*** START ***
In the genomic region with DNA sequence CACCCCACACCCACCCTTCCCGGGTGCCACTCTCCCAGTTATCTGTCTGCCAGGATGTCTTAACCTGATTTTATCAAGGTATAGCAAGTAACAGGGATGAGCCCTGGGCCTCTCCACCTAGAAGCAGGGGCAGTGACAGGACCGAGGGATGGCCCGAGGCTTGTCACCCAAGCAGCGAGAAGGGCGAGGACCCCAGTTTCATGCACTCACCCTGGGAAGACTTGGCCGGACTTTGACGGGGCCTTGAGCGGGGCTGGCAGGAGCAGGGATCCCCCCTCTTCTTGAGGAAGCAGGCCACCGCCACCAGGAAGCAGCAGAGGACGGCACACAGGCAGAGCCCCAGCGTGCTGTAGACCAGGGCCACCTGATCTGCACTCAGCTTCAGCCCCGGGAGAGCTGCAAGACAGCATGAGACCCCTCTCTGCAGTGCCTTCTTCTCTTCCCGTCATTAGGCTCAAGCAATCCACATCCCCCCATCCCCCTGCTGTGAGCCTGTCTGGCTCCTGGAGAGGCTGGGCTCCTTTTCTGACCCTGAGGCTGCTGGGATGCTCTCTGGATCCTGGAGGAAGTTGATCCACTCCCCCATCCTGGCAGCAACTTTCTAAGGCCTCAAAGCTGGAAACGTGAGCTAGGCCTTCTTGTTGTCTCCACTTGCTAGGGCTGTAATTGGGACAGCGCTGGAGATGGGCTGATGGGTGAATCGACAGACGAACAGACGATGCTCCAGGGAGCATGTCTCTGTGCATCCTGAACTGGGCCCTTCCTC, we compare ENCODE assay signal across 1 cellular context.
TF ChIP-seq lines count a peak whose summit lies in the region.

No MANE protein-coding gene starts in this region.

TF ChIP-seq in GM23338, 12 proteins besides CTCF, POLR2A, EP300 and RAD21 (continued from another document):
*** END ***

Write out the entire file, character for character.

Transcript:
In the genomic region with DNA sequence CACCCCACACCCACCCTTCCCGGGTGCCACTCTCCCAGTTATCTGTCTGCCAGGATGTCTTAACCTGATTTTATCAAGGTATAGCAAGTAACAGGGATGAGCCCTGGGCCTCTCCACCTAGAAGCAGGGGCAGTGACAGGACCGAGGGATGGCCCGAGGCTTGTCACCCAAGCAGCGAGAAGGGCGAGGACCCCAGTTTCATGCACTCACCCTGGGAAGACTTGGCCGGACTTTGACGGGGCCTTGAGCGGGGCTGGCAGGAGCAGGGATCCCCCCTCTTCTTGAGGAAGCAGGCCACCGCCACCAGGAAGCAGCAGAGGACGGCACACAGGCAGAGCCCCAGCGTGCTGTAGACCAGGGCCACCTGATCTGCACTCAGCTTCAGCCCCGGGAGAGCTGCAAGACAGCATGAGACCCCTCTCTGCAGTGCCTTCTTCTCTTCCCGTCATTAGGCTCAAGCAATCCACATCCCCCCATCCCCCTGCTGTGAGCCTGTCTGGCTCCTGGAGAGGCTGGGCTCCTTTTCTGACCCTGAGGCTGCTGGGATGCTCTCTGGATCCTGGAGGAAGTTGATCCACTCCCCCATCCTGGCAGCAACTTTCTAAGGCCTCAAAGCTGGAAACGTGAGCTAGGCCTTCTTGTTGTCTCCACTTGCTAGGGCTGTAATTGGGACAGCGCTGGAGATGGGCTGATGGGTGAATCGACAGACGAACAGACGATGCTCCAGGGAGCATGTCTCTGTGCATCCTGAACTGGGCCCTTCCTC, we compare ENCODE assay signal across 1 cellular context.
TF ChIP-seq lines count a peak whose summit lies in the region.

No MANE protein-coding gene starts in this region.

TF ChIP-seq in GM23338, 12 proteins besides CTCF, POLR2A, EP300 and RAD21 (continued from another document):